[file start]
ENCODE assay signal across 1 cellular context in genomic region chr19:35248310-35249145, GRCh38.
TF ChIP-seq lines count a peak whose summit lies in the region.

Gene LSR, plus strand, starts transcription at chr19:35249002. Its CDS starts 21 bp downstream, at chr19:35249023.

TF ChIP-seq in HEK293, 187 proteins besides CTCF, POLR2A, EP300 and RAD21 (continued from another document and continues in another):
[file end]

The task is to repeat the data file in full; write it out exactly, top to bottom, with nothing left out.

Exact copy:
ENCODE assay signal across 1 cellular context in genomic region chr19:35248310-35249145, GRCh38.
TF ChIP-seq lines count a peak whose summit lies in the region.

Gene LSR, plus strand, starts transcription at chr19:35249002. Its CDS starts 21 bp downstream, at chr19:35249023.

TF ChIP-seq in HEK293, 187 proteins besides CTCF, POLR2A, EP300 and RAD21 (continued from another document and continues in another):